Cell Search is a basic function of any cellular system, during which timing and frequency synchronization is obtained between the mobile unit and the network. The cell search procedure consists of a series of synchronization stages by which the UE determines time and frequency parameters that are necessary to demodulate the downlink and to transmit uplink signals with the correct timing. It is also used for the acquisition of the receiver frequency of the downlink channels. The cell detection in LTE is tightly linked to the Primary Synchronization Signal (PSS) and the Secondary Synchronization Signal (SSS) [3, 4].

    Time and frequency synchronization for 3GPP LTE has been investigated in [5], where a method for generating repetitive synchronization signals and detection algorithms are described. Cell search based on these proposed synchronization signals are considered in [6].A detection algorithm which uses peak detection property of signals is proposed in [7] and [8]. However, these papers use the correlation based methods, which are of high complexity. We propose to use digital comparator based method which is faster than the conventional method.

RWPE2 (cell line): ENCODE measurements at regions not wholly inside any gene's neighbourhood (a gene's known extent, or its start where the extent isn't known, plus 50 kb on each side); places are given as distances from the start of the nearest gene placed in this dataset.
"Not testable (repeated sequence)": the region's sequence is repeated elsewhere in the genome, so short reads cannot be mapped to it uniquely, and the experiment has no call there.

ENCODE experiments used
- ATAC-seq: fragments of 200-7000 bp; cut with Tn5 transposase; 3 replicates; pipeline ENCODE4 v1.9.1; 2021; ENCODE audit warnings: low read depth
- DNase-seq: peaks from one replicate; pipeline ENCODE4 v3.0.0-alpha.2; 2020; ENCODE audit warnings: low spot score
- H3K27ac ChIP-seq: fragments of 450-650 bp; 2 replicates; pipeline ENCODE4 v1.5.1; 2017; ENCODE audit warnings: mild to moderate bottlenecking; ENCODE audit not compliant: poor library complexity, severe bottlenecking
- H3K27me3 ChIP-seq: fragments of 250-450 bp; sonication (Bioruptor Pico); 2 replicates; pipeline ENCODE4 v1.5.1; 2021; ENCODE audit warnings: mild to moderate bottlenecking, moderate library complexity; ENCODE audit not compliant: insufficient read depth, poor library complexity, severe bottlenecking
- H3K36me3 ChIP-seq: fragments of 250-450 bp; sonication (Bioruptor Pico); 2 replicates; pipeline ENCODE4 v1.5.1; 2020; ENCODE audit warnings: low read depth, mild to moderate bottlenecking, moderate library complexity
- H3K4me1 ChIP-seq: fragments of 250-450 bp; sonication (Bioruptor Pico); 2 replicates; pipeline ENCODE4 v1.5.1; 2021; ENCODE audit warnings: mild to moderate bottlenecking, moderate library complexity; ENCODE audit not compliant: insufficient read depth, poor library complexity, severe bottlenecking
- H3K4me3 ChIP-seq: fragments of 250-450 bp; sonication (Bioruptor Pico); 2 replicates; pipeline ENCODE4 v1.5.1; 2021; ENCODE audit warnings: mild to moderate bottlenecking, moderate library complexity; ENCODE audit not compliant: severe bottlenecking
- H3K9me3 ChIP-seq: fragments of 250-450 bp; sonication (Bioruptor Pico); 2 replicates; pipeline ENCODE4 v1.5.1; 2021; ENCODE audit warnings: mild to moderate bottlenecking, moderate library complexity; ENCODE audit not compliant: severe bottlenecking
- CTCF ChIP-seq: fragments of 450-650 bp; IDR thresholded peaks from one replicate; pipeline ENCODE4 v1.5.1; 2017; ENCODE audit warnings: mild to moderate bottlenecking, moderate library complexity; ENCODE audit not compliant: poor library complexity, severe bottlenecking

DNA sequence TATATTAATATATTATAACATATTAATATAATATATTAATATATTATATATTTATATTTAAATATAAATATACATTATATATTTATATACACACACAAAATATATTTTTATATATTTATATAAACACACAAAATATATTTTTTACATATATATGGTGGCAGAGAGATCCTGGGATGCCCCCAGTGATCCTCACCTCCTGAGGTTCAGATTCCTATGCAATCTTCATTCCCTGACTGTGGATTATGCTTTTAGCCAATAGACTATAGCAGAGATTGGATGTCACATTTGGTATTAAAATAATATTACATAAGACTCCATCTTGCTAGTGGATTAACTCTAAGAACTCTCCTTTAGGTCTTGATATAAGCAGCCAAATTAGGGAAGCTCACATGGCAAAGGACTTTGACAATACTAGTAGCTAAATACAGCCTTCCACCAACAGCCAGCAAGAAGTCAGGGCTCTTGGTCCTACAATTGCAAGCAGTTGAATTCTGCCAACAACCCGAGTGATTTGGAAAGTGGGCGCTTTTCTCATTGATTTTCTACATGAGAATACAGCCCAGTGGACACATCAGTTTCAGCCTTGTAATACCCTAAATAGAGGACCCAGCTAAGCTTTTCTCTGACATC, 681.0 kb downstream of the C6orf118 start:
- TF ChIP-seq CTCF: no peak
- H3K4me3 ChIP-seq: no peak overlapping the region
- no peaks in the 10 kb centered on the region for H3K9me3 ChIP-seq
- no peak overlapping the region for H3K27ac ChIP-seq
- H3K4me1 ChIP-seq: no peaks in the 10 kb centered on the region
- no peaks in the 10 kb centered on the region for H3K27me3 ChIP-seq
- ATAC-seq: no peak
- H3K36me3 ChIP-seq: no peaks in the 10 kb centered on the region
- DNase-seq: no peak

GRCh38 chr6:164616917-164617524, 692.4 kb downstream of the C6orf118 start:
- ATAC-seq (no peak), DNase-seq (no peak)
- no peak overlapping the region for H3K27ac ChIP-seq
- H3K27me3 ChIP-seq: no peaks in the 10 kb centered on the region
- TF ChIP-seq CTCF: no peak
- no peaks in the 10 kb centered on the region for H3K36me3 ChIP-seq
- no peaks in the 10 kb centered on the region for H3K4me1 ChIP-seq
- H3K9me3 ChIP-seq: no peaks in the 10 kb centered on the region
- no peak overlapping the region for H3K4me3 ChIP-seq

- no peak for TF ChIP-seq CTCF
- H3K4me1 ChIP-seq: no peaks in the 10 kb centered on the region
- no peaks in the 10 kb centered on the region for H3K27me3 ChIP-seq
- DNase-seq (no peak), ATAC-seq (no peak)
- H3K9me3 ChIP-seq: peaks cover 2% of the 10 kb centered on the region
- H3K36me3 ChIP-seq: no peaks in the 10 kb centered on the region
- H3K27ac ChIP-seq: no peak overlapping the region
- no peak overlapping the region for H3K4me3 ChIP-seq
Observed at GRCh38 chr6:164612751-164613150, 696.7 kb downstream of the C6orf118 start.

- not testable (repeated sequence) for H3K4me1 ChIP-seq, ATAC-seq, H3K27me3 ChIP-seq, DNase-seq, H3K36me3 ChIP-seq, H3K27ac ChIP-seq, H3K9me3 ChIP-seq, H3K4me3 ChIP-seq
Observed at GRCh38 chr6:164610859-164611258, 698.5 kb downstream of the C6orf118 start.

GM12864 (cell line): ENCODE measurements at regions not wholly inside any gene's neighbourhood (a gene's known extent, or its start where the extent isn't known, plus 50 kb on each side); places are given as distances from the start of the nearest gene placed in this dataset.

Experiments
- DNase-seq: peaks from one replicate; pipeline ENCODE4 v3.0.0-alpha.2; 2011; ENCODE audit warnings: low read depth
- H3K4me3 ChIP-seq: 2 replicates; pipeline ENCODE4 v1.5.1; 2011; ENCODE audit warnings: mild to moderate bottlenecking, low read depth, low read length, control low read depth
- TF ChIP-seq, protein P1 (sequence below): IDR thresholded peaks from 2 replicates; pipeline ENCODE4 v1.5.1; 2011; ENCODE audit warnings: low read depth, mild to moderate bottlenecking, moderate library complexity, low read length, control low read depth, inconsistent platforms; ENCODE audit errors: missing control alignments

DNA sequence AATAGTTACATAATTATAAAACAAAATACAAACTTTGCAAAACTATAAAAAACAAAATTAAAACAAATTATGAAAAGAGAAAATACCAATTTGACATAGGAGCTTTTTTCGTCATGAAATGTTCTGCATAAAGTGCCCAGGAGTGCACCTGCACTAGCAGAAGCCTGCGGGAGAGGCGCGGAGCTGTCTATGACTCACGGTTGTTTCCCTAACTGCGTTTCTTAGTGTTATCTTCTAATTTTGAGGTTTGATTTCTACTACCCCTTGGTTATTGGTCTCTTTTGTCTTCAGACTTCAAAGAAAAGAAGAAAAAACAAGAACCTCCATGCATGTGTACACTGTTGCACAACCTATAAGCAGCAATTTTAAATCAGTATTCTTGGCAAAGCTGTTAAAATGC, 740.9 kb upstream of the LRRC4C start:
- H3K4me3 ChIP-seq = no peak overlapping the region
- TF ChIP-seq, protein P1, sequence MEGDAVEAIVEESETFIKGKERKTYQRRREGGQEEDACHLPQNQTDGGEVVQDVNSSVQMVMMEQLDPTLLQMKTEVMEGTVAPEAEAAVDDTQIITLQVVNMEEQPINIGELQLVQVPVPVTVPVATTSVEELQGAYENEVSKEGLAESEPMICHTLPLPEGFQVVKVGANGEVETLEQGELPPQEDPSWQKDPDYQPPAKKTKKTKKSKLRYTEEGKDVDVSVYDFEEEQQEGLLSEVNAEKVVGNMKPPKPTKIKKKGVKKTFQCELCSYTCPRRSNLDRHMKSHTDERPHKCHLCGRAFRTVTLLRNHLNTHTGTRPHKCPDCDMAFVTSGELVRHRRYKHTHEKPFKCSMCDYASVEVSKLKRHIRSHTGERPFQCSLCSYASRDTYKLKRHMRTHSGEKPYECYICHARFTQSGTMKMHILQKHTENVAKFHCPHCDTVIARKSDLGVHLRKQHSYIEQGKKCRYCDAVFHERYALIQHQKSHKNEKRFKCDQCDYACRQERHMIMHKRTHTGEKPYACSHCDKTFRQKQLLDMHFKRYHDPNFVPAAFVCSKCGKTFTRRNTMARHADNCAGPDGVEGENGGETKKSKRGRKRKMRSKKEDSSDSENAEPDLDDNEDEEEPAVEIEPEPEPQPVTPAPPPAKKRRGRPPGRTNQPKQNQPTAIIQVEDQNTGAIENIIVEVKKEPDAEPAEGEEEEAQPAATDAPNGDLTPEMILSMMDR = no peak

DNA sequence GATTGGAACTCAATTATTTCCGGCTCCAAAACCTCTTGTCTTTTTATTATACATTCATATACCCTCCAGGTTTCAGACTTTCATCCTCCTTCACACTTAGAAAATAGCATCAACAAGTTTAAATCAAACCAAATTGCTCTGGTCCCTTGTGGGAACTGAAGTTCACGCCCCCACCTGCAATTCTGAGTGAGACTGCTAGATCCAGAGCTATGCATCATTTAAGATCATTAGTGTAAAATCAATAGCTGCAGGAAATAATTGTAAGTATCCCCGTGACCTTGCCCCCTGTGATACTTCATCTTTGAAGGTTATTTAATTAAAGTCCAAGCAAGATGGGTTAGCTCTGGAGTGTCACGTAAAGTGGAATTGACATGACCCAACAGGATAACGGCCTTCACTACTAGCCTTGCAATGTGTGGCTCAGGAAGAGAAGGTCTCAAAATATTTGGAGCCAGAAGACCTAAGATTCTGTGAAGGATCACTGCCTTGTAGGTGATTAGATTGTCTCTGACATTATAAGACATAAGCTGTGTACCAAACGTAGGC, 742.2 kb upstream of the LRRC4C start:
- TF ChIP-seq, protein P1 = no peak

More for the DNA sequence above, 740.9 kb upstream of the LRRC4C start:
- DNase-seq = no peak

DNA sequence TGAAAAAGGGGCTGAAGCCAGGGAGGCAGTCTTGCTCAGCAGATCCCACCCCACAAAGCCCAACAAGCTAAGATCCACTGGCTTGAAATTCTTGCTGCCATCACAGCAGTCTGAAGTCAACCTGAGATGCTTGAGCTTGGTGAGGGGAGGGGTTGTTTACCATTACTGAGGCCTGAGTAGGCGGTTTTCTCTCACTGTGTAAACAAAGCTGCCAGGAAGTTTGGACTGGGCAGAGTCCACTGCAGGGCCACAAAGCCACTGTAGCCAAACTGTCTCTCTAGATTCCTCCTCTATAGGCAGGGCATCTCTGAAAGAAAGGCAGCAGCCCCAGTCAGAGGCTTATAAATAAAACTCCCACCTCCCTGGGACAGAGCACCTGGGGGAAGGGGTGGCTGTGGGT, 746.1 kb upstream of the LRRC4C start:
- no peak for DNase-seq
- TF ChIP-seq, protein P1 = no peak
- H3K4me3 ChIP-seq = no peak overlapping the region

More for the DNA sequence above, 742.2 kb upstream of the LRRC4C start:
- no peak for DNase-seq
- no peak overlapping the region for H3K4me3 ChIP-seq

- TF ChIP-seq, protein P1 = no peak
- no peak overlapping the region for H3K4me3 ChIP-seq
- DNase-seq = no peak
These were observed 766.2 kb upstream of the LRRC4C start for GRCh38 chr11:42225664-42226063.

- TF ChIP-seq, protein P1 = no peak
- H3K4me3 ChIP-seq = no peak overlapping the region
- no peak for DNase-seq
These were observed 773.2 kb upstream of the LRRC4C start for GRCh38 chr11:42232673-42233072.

The paper is organized as follows. In Section II the frame Structure of LTE and the position of the synchronization Signals are explained. The Primary synchronization process is Presented in Section III, while in Section IV the method for SSS generation and detection is described. The conclusions are given in Section V.


    A TDD and FDD frame structures (type 1 and 2 respectively) in LTE, are organized in radio frames units of length 10 msec. Each radio frame is divided into 10 sub frames of length 1msec, which are further divided into two slots of length 0.5 msec. As an example, an FDD frame is illustrated in Figure 1. Each slot contains 7 OFDMA symbols with short CP or 6 OFDMA symbols with long CPs.

    A total of four possible SSS positions must be checked if the UE is searching for both FDD and TDD cells. Symbol boundaries are first detected by a comparator that detects the

    peak correlation between the CP and its delayed replica in each OFDMA symbol.

    Figure 1. PSS and SSS signals in a FDD Frame.

    PSS is used to detect one of three physical layer cell


    the points of ZC sequence lie on the Unity Circle. Thus it has a Constant Amplitude.

    Figure 2. PSS in frequency domain with root u = 25

    (B) PSS Detection

    In particular, ZC sequences have a low sensitivity to

    identity represented by NID = 0,1,2. SSS is used to determine

    Doppler frequency-offset, defined as the ratio of the maximum

    physical layer cell identity group between 0 & 167


    represented by N(l) = 0,1, ,167 .The complete cell search

    undesired autocorrelation peak in the time domain to the desired correlation peak computed at a certain frequency offset.

    procedure consists of two steps to identify the cells identity

    This characteristic allows a certain

    robustness of the PSS